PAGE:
VISITING GRANDMA’S: Karen Ann Bland, far left, posed with her siblings in front of her Grandma Schuckman’s house in Liebenthal, Kan., in 1962.
Happy to be published – Thanks so much for publishing my poem, My Childhood Summers, in your June issue. It’s always a thrill to see my poems in your fine magazine. My mother’s relatives all grew up in Topeka, Kan.
I’ve been lucky to have hundreds of poems and about 40 stories published in the small presses since 1983, when I enrolled in a creative writing class at my local senior center.
Sylvia E. Roberts
Pleased with magazine – I just wanted to let you know how much I enjoy CAPPER’S. I am not an avid reader by any means, but I must confess, I read this paper from cover to cover.
The stories are great and contained on the same page. I hate having to flip pages to finish reading an article.
I am very recently a new subscriber, getting hooked on a sample copy received in the mail a short time ago. How Kansas found me in little ole Vermont, I’ll never know, but I guess thanks are in order.
I love recipes, and lo and behold, I got hooked on one in the second issue I received: the recipe for Pistachio Cake (March). I have made several already and shared with others. I just cut out the recipe for Toffee-Banana Brownies (June), which is on the list for my next baking spree.
You have a good thing going with your publication.
A good read – I fully agree with the man who wrote in to express his appreciation for The Agreement, the serial story about the woman who lived in a soddie (Open Session, May). I am thankful for CAPPER’S.
Summer clothes were special – My maternal grandparents, Frederick and Anna Schuckman, had 14 children. Living very modest lives in their tiny Liebenthal, Kan., home, they somehow always managed to remember their troop of grandchildren at Christmas. Usually, they gave family gift packages.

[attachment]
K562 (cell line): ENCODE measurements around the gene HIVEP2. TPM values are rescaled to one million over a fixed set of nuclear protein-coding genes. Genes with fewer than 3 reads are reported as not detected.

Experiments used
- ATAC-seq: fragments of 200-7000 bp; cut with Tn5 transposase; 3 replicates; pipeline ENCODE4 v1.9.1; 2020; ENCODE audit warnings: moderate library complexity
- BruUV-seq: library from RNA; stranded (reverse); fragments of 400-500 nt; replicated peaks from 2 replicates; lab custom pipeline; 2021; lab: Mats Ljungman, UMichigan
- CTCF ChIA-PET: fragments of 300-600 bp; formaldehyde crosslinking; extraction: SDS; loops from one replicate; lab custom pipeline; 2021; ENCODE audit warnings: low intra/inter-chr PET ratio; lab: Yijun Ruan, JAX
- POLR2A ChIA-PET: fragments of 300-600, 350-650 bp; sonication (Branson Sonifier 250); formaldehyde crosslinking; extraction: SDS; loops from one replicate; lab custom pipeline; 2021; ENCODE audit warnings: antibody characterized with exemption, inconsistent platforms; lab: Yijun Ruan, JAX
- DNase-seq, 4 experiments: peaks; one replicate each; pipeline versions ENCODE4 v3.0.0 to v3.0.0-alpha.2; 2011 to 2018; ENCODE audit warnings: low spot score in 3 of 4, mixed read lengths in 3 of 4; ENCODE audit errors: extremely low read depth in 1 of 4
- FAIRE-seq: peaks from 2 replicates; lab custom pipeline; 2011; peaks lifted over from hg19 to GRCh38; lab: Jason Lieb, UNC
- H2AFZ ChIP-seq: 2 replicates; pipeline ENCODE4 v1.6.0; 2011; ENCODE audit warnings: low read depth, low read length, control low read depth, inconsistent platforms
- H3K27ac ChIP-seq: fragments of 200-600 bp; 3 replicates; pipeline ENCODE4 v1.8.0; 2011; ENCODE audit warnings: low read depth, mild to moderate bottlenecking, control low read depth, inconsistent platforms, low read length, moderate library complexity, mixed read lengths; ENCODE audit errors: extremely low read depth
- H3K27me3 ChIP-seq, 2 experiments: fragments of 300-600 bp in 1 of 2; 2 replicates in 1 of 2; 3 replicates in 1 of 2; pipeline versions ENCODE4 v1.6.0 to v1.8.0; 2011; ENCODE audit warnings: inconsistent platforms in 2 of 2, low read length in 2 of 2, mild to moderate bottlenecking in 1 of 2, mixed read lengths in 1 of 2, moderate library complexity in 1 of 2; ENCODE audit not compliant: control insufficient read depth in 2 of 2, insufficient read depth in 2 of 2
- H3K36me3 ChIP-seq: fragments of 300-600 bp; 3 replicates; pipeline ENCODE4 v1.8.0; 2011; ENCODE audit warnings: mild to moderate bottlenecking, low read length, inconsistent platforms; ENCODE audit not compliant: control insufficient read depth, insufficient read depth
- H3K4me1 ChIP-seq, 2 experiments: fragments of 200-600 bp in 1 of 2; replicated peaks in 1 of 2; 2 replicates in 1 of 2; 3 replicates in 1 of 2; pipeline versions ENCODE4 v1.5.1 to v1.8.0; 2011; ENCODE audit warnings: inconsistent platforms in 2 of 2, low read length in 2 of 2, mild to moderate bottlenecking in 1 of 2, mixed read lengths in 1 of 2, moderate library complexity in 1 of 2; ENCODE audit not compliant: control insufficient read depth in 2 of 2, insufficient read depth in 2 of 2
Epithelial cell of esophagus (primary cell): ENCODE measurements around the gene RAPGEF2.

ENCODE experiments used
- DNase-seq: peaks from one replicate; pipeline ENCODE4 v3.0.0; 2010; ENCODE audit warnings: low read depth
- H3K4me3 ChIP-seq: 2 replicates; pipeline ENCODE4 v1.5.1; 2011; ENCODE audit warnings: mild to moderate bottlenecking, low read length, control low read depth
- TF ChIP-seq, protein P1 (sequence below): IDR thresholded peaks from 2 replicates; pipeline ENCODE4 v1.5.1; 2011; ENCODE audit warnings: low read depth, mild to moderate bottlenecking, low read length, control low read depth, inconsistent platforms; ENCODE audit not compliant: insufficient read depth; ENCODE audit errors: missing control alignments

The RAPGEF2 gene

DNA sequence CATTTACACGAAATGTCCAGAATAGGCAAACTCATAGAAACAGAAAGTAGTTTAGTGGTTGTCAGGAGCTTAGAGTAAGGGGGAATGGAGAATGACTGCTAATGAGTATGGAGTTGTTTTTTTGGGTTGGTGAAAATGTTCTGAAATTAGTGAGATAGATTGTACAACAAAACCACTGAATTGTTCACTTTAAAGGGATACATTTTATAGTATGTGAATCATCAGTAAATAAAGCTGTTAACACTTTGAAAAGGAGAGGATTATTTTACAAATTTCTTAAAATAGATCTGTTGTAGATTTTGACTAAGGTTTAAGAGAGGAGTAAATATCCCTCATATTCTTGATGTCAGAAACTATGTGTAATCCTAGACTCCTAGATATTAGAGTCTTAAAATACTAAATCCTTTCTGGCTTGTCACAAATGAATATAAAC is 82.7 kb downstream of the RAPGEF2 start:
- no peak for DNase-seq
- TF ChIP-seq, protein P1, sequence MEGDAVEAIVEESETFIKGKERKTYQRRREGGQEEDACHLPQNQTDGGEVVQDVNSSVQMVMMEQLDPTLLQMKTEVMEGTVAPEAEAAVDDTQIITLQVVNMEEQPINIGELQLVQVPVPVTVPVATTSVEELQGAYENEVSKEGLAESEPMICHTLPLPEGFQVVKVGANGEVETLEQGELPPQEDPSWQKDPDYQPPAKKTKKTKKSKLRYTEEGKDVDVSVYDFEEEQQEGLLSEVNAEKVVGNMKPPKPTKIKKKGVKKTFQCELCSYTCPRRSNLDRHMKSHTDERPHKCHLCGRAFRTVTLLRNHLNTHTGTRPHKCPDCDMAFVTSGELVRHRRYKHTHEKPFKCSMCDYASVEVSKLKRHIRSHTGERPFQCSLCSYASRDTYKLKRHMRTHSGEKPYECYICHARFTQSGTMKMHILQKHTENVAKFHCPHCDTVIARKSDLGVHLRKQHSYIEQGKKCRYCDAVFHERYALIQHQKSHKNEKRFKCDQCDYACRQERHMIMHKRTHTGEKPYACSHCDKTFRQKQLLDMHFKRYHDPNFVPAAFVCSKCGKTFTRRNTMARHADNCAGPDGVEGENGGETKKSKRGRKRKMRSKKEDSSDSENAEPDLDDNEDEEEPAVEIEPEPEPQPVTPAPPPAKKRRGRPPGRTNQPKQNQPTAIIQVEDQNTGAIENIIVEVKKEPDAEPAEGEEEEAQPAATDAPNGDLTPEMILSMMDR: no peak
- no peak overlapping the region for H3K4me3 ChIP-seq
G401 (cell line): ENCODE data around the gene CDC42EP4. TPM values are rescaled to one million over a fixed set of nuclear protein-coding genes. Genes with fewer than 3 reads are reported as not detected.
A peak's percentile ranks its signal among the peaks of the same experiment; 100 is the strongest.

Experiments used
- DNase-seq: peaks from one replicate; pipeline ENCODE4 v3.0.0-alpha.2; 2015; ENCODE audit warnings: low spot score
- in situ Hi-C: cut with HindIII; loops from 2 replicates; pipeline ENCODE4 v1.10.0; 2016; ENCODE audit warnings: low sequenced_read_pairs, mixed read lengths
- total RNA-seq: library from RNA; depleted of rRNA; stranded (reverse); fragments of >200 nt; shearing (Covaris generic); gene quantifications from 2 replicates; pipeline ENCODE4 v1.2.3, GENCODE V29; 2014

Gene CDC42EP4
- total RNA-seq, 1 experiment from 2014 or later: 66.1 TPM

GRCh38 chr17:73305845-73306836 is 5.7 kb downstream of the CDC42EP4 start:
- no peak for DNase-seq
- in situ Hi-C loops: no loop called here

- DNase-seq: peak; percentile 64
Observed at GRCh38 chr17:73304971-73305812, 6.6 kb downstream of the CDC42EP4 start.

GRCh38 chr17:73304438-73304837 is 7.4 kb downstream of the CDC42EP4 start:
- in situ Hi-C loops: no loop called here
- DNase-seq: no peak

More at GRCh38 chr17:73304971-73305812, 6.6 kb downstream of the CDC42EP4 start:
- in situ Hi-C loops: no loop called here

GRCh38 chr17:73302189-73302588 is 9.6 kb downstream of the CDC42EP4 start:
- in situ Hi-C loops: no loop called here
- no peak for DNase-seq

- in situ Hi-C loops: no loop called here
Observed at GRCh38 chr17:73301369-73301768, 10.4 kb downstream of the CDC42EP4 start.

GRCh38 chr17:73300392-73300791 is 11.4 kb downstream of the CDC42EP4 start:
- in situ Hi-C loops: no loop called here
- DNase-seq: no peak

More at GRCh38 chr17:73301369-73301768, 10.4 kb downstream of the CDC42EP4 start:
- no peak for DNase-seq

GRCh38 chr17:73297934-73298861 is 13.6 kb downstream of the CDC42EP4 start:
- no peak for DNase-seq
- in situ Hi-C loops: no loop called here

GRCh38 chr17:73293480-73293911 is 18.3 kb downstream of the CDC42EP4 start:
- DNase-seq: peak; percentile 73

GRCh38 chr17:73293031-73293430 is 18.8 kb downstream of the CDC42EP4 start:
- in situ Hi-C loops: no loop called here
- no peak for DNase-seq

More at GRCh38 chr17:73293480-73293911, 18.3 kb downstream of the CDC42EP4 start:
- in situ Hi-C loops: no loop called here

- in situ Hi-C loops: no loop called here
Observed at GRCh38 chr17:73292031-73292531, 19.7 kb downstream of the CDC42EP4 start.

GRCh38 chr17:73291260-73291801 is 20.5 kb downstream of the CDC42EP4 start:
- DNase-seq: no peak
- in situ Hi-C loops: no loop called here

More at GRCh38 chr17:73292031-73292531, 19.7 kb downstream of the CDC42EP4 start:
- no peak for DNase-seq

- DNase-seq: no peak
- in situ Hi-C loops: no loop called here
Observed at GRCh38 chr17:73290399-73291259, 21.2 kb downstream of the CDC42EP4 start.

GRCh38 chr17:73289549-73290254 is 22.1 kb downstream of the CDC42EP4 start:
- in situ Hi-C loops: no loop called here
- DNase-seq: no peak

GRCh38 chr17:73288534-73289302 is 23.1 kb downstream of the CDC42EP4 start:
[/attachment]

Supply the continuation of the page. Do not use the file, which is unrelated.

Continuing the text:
The contents varied each year, but the packages always contained certain items, such as packages of Grandma’s favorite Black Jack gum, rolls of Life Savers candy, maybe a box of Cheerios cereal, and a few apples and oranges.
My mother was an excellent seamstress who made everything from knickers to neckties for us five children. Grandma was very proud of Mom’s fine sewing skills, and that’s probably why I especially remember our Christmas gift in 1961. That year, Grandma gave our family a large, round green enamel dishpan heaped with bundles of assorted cotton prints and solids for Mom to sew into dresses, shirts and pajamas for my sister, three brothers and me.
With lots of love, patience and creativity, Mom spent the long winter hours at her trusty Singer Slant-O-Matic sewing machine, putting all the pretty pieces of fabric to good use. The following summer, we children posed on Grandma Schuckman’s front lawn, proudly wearing the fashionable and sturdy cotton garments Mom made for us from Grandma’s Christmas gift fabric.
Karen Ann Bland
We welcome letters from readers. If you have an opinion or comment on an article you saw in CAPPER’S that you’d like to share, send it to Open Session, CAPPER’S, 1503 S.W. 42nd St., Topeka, KS 66609-1265.
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